A complete video series for hand tool woodworking - Woodworking Talk - Woodworkers Forum
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post #1 of 6 Old 04-28-2020, 02:52 AM Thread Starter
where's my table saw?
 
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A complete video series for hand tool woodworking

I stumbled upon this fellow Phil Lowe by accident, but he's a great teacher and has a whole series on the various aspects of woodworking with hand tools.
Starting out with this one about planes:


This one is called "squaring" but it goes into great detail about the hand plane which is the tool you would use to square up your stock:



This one is about gluing:


This one is about making a mortise and tenon joint:

There are quite a few others, so search the topic you are most interested in OR watch them all!
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The answer to your question will only be as detailed and specific as the question is detailed and specific. Good questions also include a sketch or a photo that illustrates your issue. (:< D)

Last edited by woodnthings; 04-28-2020 at 02:55 AM.
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post #2 of 6 Old 04-28-2020, 02:25 PM
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I watched all 8. Thanks for posting... All valuable stuff!
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Gary

Woodworking is like wetting myself....Only I know that warm feeling!
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post #3 of 6 Old 04-29-2020, 08:29 PM Thread Starter
where's my table saw?
 
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This guy is a well kept secret on You Tube!

Quote:
Originally Posted by gmercer_48083 View Post
I watched all 8. Thanks for posting... All valuable stuff!

I've watched hundreds of You Tube videos with guys with "personal issues", stumbling through, unprepared, ill informed, total novices trying to demonstrate something they no nothing about, it's embarrassing at times and they get a thumbs down/dislike from me.


This fellow is quite the opposite, he's prepared, shows examples, is knowledgeable on the subject he's demonstrating. I "liked" him!
Every woodworker whether a power tool guru or hand tool addict should watch these!

The answer to your question will only be as detailed and specific as the question is detailed and specific. Good questions also include a sketch or a photo that illustrates your issue. (:< D)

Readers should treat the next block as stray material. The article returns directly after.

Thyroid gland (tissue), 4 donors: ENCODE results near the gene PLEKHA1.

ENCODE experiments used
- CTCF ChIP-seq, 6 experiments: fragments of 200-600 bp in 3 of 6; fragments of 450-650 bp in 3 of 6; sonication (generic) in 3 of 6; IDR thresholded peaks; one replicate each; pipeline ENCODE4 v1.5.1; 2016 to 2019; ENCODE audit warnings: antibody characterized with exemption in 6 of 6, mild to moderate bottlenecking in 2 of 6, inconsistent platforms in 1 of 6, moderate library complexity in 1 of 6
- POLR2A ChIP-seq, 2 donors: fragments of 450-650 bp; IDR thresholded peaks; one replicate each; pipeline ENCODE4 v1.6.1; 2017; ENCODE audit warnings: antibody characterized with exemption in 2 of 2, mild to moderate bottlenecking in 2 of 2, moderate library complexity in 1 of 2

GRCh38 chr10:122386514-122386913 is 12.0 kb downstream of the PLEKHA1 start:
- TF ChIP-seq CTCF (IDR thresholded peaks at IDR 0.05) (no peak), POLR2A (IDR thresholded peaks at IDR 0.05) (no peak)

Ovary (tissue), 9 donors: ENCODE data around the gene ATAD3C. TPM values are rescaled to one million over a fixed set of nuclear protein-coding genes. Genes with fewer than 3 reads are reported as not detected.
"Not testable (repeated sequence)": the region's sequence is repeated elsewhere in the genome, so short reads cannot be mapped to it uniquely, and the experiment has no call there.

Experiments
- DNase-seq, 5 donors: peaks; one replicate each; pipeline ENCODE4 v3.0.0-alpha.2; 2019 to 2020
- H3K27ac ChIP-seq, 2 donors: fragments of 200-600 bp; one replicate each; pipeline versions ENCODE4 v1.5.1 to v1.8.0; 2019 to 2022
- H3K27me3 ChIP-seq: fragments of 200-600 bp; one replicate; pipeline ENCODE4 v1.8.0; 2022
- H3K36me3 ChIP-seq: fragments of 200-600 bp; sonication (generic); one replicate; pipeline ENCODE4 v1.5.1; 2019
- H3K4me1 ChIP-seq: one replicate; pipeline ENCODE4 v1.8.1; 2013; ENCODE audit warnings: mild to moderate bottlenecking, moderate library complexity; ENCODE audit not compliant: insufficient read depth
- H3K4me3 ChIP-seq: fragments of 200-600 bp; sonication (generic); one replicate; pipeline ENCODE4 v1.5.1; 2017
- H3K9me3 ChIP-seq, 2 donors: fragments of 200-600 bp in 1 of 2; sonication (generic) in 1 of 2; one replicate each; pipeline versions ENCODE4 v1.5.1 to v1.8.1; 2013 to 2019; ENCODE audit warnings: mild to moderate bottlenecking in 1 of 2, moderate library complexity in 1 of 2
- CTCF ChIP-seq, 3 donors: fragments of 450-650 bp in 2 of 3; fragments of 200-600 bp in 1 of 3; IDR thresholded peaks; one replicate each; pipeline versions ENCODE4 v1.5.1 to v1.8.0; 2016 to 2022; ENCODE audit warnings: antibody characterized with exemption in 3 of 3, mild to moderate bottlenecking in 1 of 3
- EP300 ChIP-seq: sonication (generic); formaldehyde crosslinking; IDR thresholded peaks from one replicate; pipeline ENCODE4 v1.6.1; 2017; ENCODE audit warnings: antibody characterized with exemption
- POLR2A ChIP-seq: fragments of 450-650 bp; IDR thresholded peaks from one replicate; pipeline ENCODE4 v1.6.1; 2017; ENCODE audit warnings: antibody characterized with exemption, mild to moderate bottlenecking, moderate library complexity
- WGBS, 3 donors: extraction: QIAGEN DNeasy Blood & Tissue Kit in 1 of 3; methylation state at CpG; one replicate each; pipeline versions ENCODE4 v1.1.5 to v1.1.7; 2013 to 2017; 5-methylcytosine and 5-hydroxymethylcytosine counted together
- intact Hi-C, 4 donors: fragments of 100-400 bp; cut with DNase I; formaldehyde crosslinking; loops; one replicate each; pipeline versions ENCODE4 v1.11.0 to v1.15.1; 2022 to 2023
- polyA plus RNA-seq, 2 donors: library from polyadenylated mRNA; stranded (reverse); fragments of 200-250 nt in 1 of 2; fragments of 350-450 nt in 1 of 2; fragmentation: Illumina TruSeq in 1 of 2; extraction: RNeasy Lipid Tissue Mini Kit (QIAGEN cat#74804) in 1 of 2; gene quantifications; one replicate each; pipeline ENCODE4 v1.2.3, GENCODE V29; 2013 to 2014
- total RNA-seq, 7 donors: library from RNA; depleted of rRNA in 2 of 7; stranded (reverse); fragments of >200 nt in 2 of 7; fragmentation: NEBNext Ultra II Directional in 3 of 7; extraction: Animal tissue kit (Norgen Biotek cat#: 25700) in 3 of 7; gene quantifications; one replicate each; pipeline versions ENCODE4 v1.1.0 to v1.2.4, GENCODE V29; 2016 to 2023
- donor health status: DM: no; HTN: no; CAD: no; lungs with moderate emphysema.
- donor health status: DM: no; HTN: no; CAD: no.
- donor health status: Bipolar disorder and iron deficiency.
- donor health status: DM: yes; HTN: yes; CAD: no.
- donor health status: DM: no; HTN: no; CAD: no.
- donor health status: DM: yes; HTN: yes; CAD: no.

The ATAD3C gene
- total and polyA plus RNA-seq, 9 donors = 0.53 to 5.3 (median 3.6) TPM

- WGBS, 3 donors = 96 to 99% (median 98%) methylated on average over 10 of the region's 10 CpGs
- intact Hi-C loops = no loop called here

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post #4 of 6 Old 04-30-2020, 03:20 AM Thread Starter
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A different sharpening method ....

Most all the videos on sharpening plane blades I've watched show the blade being pushed along the stone. This fellow pulls the blade towards him and never pushes it. This creates a burr on the edge that he removes with a thin steel scale under the blade at the opposing edge of the stone. To start the sharpening process, he creates a slight hollow in the water stone by using a special cambered "flattening" diamond plate.

https://youtu.be/WiPAS-iQFvk?t=79

The same profile is then transferred to the blade when he pulls it back several times. His technique is a bit different than most, and I think it makes a great deal of sense:

The answer to your question will only be as detailed and specific as the question is detailed and specific. Good questions also include a sketch or a photo that illustrates your issue. (:< D)
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post #5 of 6 Old 04-30-2020, 11:01 AM
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Quote:
Originally Posted by woodnthings View Post
I've watched hundreds of You Tube videos with guys with "personal issues", stumbling through, unprepared, ill informed, total novices trying to demonstrate something they no nothing about, it's embarrassing at times and they get a thumbs down/dislike from me.


This fellow is quite the opposite, he's prepared, shows examples, is knowledgeable on the subject he's demonstrating. I "liked" him!
Every woodworker whether a power tool guru or hand tool addict should watch these!
Did you watch the one on sharpening card scrapers and cabinet scrapers? Near the end he uses his burnisher tip to realign the burr to the proper angle. His burnisher has a cone at the tip and by dragging along the edge it re aligns the burr. As in the last instruction (Pg 2)in this Stanley scraper manual.
Attached Files
File Type: pdf Stanley Cabinet Scraper No 80M.pdf (50.2 KB, 15 views)

Gary

Woodworking is like wetting myself....Only I know that warm feeling!
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post #6 of 6 Old 10-01-2020, 02:08 PM
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I've watches bunches of YouTube videos, and somehow never ran across this guy. Just that first video alone is full of history and how-to information, in a concise, understandable way.

Geoff
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